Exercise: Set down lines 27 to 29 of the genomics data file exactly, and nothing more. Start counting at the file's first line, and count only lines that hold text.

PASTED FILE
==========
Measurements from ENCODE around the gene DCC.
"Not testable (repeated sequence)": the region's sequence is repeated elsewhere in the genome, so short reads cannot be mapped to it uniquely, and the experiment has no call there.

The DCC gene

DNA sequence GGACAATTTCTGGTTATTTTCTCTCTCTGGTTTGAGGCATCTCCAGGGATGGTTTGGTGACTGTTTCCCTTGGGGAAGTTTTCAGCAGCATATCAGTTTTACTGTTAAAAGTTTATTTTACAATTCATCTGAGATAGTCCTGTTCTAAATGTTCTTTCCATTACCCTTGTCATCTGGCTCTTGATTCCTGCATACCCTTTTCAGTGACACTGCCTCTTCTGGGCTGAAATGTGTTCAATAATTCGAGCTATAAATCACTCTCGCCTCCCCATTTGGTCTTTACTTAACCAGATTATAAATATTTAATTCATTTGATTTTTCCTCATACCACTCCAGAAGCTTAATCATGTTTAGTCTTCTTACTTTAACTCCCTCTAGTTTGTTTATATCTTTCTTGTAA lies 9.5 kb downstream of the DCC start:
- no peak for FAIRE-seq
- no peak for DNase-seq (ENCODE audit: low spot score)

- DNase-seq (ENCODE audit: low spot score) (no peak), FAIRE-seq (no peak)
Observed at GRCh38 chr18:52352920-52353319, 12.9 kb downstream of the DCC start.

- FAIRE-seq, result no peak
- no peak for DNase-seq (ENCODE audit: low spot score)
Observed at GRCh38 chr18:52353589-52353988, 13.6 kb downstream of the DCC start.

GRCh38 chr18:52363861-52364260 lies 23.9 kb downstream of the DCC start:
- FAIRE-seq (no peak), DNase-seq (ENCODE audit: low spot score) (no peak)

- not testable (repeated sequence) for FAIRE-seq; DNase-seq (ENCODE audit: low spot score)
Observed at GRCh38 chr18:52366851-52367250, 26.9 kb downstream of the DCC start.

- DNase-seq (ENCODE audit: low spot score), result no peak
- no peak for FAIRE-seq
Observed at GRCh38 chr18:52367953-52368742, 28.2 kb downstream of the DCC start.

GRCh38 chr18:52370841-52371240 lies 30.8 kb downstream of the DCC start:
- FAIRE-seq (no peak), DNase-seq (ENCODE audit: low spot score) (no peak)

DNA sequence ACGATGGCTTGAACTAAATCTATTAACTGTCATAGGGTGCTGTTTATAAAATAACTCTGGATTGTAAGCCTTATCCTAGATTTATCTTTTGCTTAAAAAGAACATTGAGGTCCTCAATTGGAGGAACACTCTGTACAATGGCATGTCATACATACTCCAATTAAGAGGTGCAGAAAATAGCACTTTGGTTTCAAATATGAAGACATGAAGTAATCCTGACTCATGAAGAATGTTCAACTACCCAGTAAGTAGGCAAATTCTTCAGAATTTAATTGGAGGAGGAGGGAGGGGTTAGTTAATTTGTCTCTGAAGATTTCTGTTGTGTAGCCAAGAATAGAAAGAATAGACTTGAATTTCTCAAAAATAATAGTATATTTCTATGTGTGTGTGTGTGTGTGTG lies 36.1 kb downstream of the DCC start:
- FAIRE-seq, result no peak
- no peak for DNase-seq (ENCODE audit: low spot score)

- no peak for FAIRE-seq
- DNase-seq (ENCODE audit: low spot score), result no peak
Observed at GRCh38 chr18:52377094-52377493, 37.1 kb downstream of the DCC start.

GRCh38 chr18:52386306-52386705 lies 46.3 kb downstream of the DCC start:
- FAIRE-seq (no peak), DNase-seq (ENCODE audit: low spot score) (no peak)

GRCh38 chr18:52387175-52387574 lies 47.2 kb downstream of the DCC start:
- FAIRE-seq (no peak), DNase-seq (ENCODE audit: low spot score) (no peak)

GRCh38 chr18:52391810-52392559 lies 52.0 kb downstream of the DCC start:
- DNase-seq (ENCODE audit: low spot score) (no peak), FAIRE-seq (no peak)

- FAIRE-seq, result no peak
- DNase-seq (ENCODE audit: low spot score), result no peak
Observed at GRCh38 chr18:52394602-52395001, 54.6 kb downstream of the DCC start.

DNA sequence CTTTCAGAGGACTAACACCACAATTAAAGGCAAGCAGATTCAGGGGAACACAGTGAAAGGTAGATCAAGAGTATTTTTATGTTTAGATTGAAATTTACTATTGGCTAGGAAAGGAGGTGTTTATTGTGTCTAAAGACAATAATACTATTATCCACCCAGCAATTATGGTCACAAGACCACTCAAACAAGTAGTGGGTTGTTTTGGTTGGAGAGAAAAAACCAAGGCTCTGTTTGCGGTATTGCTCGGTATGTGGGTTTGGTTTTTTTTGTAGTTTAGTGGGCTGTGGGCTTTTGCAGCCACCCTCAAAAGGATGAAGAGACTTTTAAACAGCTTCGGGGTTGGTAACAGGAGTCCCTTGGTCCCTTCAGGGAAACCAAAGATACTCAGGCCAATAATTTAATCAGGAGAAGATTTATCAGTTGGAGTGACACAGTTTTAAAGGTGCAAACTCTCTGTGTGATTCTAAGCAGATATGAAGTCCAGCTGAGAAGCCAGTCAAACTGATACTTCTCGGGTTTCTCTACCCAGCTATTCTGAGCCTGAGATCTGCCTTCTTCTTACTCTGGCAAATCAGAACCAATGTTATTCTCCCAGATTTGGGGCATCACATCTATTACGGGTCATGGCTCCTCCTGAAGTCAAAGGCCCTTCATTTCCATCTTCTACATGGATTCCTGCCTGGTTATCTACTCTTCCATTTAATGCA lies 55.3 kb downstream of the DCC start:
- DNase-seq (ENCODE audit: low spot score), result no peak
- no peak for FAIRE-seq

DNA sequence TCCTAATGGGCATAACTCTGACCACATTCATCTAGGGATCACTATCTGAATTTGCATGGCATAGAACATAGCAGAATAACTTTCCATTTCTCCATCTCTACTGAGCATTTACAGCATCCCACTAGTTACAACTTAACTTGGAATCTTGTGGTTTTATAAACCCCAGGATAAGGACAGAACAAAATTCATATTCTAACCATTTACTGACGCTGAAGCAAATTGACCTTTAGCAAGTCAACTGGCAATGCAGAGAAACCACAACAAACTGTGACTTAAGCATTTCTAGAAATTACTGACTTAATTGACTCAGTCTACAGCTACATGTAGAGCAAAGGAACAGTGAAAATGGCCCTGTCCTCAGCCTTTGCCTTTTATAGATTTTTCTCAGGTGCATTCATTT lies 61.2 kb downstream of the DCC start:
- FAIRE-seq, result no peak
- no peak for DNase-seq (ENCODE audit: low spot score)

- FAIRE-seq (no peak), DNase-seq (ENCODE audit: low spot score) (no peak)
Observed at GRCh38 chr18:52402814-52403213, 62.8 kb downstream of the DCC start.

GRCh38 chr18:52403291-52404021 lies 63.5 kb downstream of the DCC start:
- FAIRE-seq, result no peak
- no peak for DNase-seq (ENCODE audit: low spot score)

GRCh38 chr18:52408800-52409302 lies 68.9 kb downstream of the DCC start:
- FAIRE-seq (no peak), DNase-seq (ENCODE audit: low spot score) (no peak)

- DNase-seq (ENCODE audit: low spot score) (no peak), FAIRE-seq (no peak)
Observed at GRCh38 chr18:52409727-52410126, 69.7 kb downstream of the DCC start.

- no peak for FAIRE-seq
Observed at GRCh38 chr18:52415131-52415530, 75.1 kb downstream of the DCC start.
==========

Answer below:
GRCh38 chr18:52386306-52386705 lies 46.3 kb downstream of the DCC start:
- FAIRE-seq (no peak), DNase-seq (ENCODE audit: low spot score) (no peak)

GRCh38 chr18:52387175-52387574 lies 47.2 kb downstream of the DCC start: